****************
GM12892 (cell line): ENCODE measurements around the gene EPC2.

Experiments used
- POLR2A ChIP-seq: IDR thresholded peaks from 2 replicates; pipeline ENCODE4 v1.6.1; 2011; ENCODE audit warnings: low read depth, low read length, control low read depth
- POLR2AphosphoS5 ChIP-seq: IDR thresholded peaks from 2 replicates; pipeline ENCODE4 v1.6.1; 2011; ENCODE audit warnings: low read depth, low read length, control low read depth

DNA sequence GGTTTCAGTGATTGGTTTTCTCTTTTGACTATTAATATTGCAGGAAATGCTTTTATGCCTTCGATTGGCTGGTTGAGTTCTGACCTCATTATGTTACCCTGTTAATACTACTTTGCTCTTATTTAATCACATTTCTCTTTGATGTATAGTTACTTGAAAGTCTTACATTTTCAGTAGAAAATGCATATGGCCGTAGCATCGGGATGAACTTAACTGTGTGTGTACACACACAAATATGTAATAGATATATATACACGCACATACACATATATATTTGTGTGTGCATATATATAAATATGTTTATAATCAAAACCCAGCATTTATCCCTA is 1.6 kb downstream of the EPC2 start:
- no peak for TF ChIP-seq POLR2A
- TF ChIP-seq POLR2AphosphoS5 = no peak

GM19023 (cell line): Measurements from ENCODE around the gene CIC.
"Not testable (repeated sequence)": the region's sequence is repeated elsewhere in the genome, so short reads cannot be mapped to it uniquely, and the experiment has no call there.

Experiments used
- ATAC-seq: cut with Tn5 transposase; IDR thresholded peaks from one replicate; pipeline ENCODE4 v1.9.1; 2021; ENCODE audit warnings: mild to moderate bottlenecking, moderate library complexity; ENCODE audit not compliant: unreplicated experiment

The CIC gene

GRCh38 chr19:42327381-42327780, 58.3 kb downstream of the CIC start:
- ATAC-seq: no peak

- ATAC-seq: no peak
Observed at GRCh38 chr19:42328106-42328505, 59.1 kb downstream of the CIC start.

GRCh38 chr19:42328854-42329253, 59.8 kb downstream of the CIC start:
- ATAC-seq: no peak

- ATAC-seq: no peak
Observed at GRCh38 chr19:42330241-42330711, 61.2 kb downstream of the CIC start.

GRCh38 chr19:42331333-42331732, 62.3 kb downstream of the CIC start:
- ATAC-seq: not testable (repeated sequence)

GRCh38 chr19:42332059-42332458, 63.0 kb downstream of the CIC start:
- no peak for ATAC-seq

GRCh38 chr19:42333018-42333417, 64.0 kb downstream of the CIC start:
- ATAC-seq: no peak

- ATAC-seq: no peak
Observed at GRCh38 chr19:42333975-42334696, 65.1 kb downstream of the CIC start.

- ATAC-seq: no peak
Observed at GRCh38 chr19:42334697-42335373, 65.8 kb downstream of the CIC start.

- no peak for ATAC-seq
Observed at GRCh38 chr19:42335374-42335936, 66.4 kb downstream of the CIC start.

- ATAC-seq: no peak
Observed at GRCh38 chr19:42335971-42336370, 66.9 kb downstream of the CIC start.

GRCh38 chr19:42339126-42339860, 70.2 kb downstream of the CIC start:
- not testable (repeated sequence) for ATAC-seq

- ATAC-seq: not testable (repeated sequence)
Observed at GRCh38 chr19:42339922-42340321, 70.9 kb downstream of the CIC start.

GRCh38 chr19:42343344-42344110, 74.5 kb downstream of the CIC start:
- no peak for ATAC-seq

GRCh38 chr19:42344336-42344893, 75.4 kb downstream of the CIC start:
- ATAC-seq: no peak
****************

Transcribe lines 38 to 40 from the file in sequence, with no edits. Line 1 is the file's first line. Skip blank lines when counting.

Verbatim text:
Observed at GRCh38 chr19:42339922-42340321, 70.9 kb downstream of the CIC start.

GRCh38 chr19:42343344-42344110, 74.5 kb downstream of the CIC start:
- no peak for ATAC-seq